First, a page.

Treatment Improves Cognition in Down Syndrome Patients
A new hormone treatment improved the cognitive function of six men with Down syndrome by 10% to 30%, scientists said this week, adding the “promising” results may raise hopes of improving patients’ quality of life.
However, the scientists emphasized the small study did not point toward a cure for the cognitive disorders of people with Down syndrome and that far more research is needed.
“The experiment is very satisfactory, even if we remain cautious,” Nelly Pitteloud of Switzerland’s Lausanne University Hospital, co-author of a new study in the journal Science, said Thursday.
Down syndrome is the most common genetic form of intellectual disability, occurring in about one in 1,000 people, according to the World Health Organization.
Yet previous research has failed to significantly improve cognition when applied to people with the condition, which is why the latest findings are “particularly important,” the study said.
Recent discoveries have suggested that how the gonadotropin-releasing hormone (GnRH) is produced in the brain can affect cognitive functioning such as memory, language and learning.
GnRH hormones regulate how much testosterone and estrogen are produced, and increased levels of it help spur puberty.
“We wondered if this hormone could play any role in establishing the symptoms of people with Down syndrome,” said Vincent Prevot, study co-author and head of neuroscience research at France’s INSERM institute.
Research on mice
The team first established that five strands of microRNA regulating the production of GnRH were dysfunctional in mice specifically engineered for Down syndrome research.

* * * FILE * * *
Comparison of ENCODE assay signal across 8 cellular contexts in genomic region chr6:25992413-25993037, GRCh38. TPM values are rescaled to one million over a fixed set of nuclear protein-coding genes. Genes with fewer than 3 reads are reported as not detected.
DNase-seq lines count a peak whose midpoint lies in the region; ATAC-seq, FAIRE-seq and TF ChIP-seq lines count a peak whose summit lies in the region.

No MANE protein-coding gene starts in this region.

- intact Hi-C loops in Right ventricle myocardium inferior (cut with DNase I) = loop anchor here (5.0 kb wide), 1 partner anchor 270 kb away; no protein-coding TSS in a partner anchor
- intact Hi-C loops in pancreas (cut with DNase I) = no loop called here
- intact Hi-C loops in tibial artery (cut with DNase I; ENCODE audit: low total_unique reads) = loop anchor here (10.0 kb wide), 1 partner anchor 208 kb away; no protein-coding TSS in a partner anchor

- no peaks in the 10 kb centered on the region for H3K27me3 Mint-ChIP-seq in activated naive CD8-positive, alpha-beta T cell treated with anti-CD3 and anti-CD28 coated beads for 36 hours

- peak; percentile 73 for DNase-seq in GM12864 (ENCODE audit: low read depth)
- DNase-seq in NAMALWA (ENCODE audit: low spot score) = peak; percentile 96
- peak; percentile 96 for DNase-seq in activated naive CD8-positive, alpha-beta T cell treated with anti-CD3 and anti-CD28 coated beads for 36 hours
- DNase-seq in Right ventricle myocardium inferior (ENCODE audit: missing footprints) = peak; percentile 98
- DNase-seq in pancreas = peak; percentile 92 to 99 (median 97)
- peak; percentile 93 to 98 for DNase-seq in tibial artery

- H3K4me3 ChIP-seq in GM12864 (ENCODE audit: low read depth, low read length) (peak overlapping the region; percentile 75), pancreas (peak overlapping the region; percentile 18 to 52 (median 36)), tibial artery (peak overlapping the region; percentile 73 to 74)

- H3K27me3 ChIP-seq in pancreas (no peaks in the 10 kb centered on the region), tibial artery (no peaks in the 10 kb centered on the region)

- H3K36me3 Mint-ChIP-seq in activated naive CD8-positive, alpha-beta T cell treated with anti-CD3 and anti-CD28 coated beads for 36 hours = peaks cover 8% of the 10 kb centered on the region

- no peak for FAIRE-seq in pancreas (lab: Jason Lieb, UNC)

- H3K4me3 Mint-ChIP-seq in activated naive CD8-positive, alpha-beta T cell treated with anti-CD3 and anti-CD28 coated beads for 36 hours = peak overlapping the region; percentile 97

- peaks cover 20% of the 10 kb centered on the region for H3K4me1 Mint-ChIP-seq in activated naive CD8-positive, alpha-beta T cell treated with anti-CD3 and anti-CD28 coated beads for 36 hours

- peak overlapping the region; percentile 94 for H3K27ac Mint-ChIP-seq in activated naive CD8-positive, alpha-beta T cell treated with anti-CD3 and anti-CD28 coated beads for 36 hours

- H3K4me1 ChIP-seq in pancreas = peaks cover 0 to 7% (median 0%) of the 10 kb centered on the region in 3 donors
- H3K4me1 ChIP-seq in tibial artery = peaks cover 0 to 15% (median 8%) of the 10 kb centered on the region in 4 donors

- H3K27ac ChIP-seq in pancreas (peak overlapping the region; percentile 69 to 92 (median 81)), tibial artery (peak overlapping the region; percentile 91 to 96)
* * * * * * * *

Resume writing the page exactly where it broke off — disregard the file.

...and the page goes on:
They then demonstrated that cognitive deficiencies — as well as loss of smell, a common symptom of Down syndrome — were linked to dysfunctioning GnRH secretion in the mice.
The team then gave the mice a GnRH medication used to treat low testosterone and delayed puberty in humans, finding that it restored some cognitive function and sense of smell.
A pilot study was conducted in Switzerland involving seven men with Down syndrome aged 20 to 50.
They each received the treatment through their arm every two hours over a period of six months, with the drug delivered in pulses to mimic the hormone’s frequency in people without Down syndrome.
Cognition and smell tests were carried out during the treatment, as were MRI scans.
Six of the seven men showed improvement in cognition with no significant side effects, and none showed a change in sense of smell.
“We have seen an improvement of between 10% to 30% in cognitive functions, in particular with visuospatial function, three-dimensional representation, understanding of instructions as well as attention,” Pitteloud said.
The patients were asked to draw a simple 3D bed at several stages throughout the therapy. Many struggled at the beginning but by the end the efforts were noticeably better.
‘Improve quality of life’
The authors acknowledged some limitations of the study, including its size and that the choice of patients was “pushed by their parents.”
“The clinical trial only focused on seven male patients — we still have a lot of work to do to prove the effectiveness of GnRH treatment for Down syndrome,” Pitteloud said.
A larger study involving a placebo and 50 to 60 patients, a third of them women, is expected to begin in the coming months.
“We are not going to cure the cognitive disorders of people with Down syndrome, but the improvement seen in our results already seems fundamental enough to hope to improve their quality of life,” Pitteloud said.
Fabian Fernandez, an expert in cognition and Down syndrome at the University of Arizona who was not involved in the research, hailed the “tour de force study.”
He told AFP that while it is “difficult to envision” how such an intensive treatment could be used for young people, it might be better suited to delay the Alzheimer’s disease-related dementia suffered by many adults with Down syndrome.
It was also difficult to predict how such an improvement could impact the lives of people with the condition, he said.
“For some, it could be significant, however, as it would enable them to be more independent with daily living activities such as maintaining and enjoying hobbies, finding belongings, using appliances in the home and traveling alone.”